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Time for sensible gun regulation

JAMES G. HAFT
Guest Columnist
Haft@lbknews.com

I am a long-time Republican, an avid hunter, target, skeet, and trap-shooter, and an owner of shotguns, handguns, and hunting rifles. Nonetheless, I support reasonable gun control legislation. The Parkland tragedy, the latest in a long string of such senseless tragedies, proves that it’s long past time to sensibly regulate firearms ownership.

In reaction to a 1996 mass shooting, Australia banned semi-automatic rifles and shotguns.  Citizens were required to relinquish non-conforming weapons in exchange for compensation. Over one million semi-automatic weapons have since been returned. Australia imposed a 28-day waiting period for gun purchases, required a justifiable reason to obtain a gun license–self-defense not being one of them–and prohibited the issuance of licenses to “prohibited persons.” Since these measures were adopted, firearm homicides have dropped by nearly 50% and mass shootings have declined to ZERO. Knives are currently the weapon of choice in Australian homicides, followed by fists… hardly weapons suitable for mass killings. Of course, Australia does not have a Second Amendment. But their experience is instructive: reasonable firearm regulations can reduce gun violence, especially mass shootings.

In our country, background checks, lengthy waiting periods, age minimums for gun ownership, and a ban on high capacity semi-automatic firearms would go a long way in reducing gun violence. Those with a violent criminal history, those on psychotropic drugs, or those with documented mental illness should not be permitted to purchase or own guns. If you’re not old enough to purchase alcohol, you’re certainly not old enough to purchase a weapon. If you need a gun in a hurry, it’s likely for the wrong reason. And outside of the military and the police, no one needs to own an AR-15, AK-47, or any other semi-automatic weapons capable of accepting large magazines, commonly known as “assault weapons”.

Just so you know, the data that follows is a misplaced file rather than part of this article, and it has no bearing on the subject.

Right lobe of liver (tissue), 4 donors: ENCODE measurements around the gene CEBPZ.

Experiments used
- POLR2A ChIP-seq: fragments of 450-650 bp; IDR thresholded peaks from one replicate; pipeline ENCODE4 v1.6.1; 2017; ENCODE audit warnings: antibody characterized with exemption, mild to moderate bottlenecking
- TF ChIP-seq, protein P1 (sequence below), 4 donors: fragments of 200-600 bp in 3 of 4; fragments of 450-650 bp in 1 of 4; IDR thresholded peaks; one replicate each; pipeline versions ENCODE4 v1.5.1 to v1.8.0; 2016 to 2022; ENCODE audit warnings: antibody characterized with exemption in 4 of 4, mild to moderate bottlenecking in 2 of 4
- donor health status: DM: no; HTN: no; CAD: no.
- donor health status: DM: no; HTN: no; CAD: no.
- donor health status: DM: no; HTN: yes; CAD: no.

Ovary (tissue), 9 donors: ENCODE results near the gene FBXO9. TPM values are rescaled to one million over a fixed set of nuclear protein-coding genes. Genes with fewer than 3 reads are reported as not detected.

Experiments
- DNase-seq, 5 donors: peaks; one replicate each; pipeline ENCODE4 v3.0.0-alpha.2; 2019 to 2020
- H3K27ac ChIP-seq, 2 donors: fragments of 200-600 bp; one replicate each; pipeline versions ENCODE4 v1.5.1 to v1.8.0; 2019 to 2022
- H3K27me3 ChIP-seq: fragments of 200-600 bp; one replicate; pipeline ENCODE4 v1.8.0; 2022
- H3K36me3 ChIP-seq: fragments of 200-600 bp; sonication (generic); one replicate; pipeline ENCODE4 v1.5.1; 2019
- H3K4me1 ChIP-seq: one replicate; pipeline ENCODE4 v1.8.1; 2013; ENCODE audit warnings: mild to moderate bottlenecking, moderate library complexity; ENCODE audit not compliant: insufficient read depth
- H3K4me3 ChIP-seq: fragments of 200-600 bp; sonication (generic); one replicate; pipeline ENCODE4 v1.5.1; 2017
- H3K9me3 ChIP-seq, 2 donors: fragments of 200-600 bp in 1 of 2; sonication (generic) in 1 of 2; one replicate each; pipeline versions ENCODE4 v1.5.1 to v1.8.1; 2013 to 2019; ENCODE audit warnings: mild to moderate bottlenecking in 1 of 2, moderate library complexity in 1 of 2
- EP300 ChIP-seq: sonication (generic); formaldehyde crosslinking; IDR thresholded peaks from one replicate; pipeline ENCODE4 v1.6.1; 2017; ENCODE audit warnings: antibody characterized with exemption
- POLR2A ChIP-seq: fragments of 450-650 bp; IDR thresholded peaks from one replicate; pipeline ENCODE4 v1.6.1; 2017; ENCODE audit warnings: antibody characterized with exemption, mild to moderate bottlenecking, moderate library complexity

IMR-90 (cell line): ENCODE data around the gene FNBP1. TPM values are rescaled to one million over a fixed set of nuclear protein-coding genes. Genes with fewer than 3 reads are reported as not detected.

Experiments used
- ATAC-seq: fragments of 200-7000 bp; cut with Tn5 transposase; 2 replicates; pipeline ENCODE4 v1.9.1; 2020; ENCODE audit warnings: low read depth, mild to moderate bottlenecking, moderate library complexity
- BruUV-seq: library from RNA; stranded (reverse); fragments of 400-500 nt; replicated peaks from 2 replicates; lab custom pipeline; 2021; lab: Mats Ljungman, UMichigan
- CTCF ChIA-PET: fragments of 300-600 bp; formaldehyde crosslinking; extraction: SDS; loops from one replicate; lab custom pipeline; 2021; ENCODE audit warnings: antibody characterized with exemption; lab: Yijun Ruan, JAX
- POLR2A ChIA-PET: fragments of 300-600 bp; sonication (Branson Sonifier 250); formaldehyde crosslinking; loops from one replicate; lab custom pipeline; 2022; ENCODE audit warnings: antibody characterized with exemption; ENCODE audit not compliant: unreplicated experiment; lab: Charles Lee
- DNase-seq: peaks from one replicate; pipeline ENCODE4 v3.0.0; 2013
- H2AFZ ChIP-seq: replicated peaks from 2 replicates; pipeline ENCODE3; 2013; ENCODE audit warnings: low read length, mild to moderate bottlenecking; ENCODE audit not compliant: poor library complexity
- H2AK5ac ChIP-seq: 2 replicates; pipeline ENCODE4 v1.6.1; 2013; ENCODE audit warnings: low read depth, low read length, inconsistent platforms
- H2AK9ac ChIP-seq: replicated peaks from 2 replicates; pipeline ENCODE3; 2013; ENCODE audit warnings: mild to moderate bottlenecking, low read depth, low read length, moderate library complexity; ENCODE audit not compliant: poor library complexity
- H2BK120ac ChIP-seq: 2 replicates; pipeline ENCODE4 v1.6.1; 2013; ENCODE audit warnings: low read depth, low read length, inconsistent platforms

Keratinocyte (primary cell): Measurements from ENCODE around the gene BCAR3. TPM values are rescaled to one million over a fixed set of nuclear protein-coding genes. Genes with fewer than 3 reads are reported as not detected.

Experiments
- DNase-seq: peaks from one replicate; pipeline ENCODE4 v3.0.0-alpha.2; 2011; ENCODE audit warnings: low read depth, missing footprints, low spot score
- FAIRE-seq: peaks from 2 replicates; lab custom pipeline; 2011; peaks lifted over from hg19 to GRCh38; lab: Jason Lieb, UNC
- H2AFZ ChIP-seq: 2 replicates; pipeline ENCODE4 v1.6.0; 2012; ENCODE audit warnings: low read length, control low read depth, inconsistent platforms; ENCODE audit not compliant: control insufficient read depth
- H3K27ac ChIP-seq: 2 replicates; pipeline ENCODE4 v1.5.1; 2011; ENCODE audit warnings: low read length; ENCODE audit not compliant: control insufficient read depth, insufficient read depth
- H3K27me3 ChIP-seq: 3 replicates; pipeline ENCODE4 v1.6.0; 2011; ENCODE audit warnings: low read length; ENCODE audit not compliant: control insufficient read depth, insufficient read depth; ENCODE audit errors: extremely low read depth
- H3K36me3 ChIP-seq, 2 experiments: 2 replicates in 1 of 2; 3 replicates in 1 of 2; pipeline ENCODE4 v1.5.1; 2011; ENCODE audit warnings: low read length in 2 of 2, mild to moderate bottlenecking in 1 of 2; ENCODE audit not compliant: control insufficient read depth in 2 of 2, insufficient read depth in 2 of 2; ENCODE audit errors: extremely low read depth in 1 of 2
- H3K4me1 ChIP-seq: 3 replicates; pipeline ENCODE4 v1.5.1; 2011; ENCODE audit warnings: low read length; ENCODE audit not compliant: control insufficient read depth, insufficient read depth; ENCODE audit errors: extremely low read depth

Rational gun regulation is not, as the NRA would have us believe, the first step down a slippery slope to the abolishment of the Second Amendment.  We regulate the ownership and operation of cars, boats, aircraft, and innumerable other potentially deadly devices. We require training, testing, and licensing to operate cars and aircraft in order to protect the safety of both the operator and the public.  Rules and regulations governing cars and aircraft take up volumes in law libraries, and yet no one is seriously concerned that cars and aircraft will be outlawed.  Just as the right of free speech is not absolute (which may come as a surprise to those who have not had a constitutional law class), neither is the right to own weapons under the Second Amendment. The Supreme Court has upheld reasonable regulation of gun ownership, including restrictions on automatic weapons. Requiring background checks and waiting periods, imposing minimum age restrictions, and prohibiting military-style assault weapons are reasonable and defensible as necessary for public safety. They will hardly lead us down an inexorable path to a ban on all gun ownership.

Today’s NRA is not my father’s NRA. In my father’s time–and he was a lifelong member–the NRA served to promote recreational gun use and safety.   But today’s NRA is primarily a lobbying organization that vigorously opposes any regulation of gun ownership, no matter how limited or sensible. Not only do they oppose background checks, age minimums, and prohibitions on assault weapons, but they threaten to blacklist any congressman or senator who might even think of compromising on these issues. The NRA has joined ranks with Syria, North Korea, and Iran in opposing the UN’s global arms trade treaty.  Perhaps the NRA should open a chapter in those countries, where extremism and intolerance is celebrated and dissent is silenced. The NRA has become a right-wing extremist organization, and I applaud any senator who stands up against its tyranny. To be on the NRA’s blacklist should be a badge of honor. It’s time for politicians to have the courage to stand up to the NRA and enact rational federal gun regulations.

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1 Response for “Time for sensible gun regulation”

  1. Gary D. Gross says:

    “And outside of the military and the police, no one needs to own an AR-15, AK-47, or any other semi-automatic weapons capable of accepting large magazines, commonly known as “assault weapons”.
    I thought Germany tried limiting guns to the military and police back in the ’20s and ’30s: we all know how well that worked out.
    Besides which, the AK-47 is made to operate in fully automatic mode: the AR-15 is not – it will operate only in semi-automatic mode. For someone who is “…an avid hunter, target, skeet, and trap-shooter, and an owner of shotguns, handguns, and hunting rifles” I find I am amazed that you could possibly conflate the two guns.
    In addition, please note this news report from Tennessee:
    http://www.charlotteobserver.com/news/nation-world/national/article212474004.html

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